Evan Tims ’19 Named 2021–22 Luce Scholar by the Henry Luce Foundation
“My focus is on finding ways to address the climate crisis through interdisciplinary and intersectional leadership. Despite the unique challenges of COVID-19 this year, I believe that global connectivity and understanding are more critical than ever.” said Tims. “I’m grateful to Luce for the opportunity to follow my curiosity and passion in a completely new sociocultural and geographic context. Given the necessity for international collaboration in combating the climate crisis, Luce provides a critical avenue for developing global connection and understanding.”
Evan Tims ’19 is a police misconduct investigator, climate fiction writer, and researcher. Growing up in coastal Maine, he developed an early interest in the relationship between narrative, social justice, and environmental change. At Bard, Tims received a joint BA degree in human rights and written arts, two fields that allowed him to explore formulations of rights and cultural attentiveness to injustice through a variety of lenses. While at Bard, Evan won two Critical Language Scholarships that funded Bangla studies in Kolkata, India. Tims’s Senior Project explored the intersections between climate and social justice using a combination of experimental fiction and academic research. He received the Bard Written Arts Prize and the Christopher Wise Award in environmentalism and human rights for his thesis, which he later published in shortened form in Mapping Meaning: The Journal. His passion for human rights led him to become an investigator for the Civilian Complaint Review Board of New York City (CCRB), the largest police oversight agency in the United States. Tims ultimately hopes to spend his career addressing the social harm engendered by the climate crisis through the perspective of human rights.
About the Luce Scholars Program
The Luce Scholars Program provides stipends, language training, and individualized professional placement in Asia for 15-18 Luce Scholars each year, and welcomes applications from college seniors, graduate students, and young professionals in a variety of fields who have had limited exposure to Asia. The program, open to both U.S. citizens and permanent residents, is unique among American-Asian exchanges in that it is intended for young leaders who have had limited experience of Asia and who might not otherwise have an opportunity in the normal course of their careers to come to know Asia. For more information, visit hluce.org/programs/luce-scholars. Bard students interested in applying to the Luce Scholars Program should contact the Dean of Studies Office at email@example.com.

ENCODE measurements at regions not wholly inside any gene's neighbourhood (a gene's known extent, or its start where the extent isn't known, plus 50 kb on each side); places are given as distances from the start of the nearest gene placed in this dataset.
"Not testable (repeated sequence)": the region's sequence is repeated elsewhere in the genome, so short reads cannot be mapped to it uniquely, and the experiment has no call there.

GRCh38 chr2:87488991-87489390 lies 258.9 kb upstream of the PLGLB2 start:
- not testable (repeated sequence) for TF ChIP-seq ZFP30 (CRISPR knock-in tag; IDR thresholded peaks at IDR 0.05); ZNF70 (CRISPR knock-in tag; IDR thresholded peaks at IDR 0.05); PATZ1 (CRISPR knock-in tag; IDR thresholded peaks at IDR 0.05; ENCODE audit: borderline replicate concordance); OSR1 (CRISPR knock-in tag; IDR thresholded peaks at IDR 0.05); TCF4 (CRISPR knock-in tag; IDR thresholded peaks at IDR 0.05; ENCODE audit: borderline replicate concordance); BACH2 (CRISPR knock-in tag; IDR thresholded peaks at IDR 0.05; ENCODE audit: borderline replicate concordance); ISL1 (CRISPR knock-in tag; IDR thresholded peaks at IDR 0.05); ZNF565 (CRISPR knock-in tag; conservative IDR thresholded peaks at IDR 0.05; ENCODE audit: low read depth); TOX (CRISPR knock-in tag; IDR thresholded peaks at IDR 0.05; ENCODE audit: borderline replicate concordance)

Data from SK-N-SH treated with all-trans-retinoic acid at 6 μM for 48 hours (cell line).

About Bard College
Founded in 1860, Bard College is a four-year residential college of the liberal arts and sciences located 90 miles north of New York City. With the addition of the Montgomery Place estate, Bard’s campus consists of nearly 1,000 parklike acres in the Hudson River Valley. It offers bachelor of arts, bachelor of science, and bachelor of music degrees, with majors in nearly 40 academic programs; graduate degrees in 11 programs; eight early colleges; and numerous dual-degree programs nationally and internationally. Building on its 161-year history as a competitive and innovative undergraduate institution, Bard College has expanded its mission as a private institution acting in the public interest across the country and around the world to meet broader student needs and increase access to liberal arts education. The undergraduate program at our main campus in upstate New York has a reputation for scholarly excellence, a focus on the arts, and civic engagement. Bard is committed to enriching culture, public life, and democratic discourse by training tomorrow’s thought leaders. For more information about Bard College, visit bard.edu.
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Post Date: 02-19-2021